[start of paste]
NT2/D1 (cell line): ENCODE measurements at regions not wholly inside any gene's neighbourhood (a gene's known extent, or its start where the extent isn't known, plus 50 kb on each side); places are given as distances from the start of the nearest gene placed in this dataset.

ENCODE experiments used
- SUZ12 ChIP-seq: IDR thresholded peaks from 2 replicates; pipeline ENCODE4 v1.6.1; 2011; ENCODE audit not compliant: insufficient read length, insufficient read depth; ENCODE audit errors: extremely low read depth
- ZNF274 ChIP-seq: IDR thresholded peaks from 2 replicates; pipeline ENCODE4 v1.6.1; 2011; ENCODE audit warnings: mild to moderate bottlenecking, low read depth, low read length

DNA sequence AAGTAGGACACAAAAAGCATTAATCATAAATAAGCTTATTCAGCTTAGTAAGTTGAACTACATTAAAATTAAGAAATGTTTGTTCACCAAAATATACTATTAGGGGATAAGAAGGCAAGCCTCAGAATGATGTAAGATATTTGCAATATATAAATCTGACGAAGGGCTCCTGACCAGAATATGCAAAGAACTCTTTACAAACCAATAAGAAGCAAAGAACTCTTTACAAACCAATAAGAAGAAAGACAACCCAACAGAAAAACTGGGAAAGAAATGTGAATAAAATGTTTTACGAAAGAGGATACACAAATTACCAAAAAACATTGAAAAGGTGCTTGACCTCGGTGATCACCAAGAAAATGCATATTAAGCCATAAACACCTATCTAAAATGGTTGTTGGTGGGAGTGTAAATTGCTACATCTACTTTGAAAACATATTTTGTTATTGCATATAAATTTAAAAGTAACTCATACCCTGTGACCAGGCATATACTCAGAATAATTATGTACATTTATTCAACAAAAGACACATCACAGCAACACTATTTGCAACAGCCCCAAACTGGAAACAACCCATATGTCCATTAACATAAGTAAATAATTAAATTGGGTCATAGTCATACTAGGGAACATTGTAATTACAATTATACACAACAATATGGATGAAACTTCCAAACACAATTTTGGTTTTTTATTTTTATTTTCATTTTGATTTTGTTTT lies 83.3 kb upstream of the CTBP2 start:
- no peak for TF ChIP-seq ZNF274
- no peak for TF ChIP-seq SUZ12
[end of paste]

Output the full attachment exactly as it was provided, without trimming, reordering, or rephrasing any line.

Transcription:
NT2/D1 (cell line): ENCODE measurements at regions not wholly inside any gene's neighbourhood (a gene's known extent, or its start where the extent isn't known, plus 50 kb on each side); places are given as distances from the start of the nearest gene placed in this dataset.

ENCODE experiments used
- SUZ12 ChIP-seq: IDR thresholded peaks from 2 replicates; pipeline ENCODE4 v1.6.1; 2011; ENCODE audit not compliant: insufficient read length, insufficient read depth; ENCODE audit errors: extremely low read depth
- ZNF274 ChIP-seq: IDR thresholded peaks from 2 replicates; pipeline ENCODE4 v1.6.1; 2011; ENCODE audit warnings: mild to moderate bottlenecking, low read depth, low read length

DNA sequence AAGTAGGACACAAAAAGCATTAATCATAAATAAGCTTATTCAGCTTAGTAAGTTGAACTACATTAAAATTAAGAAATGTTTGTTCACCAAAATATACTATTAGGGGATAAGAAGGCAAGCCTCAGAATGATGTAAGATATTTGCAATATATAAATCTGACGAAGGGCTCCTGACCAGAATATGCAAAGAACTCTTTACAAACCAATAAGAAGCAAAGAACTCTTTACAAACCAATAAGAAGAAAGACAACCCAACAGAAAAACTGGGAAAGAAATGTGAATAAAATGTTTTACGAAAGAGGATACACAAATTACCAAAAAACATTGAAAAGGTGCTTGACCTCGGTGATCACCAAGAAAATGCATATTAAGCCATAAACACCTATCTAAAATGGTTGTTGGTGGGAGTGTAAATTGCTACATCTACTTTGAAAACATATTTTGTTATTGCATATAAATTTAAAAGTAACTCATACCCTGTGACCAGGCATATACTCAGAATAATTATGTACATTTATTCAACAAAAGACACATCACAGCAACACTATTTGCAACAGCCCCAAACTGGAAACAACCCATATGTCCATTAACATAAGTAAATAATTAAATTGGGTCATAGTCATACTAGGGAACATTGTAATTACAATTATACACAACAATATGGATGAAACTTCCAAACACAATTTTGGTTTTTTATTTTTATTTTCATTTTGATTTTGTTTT lies 83.3 kb upstream of the CTBP2 start:
- no peak for TF ChIP-seq ZNF274
- no peak for TF ChIP-seq SUZ12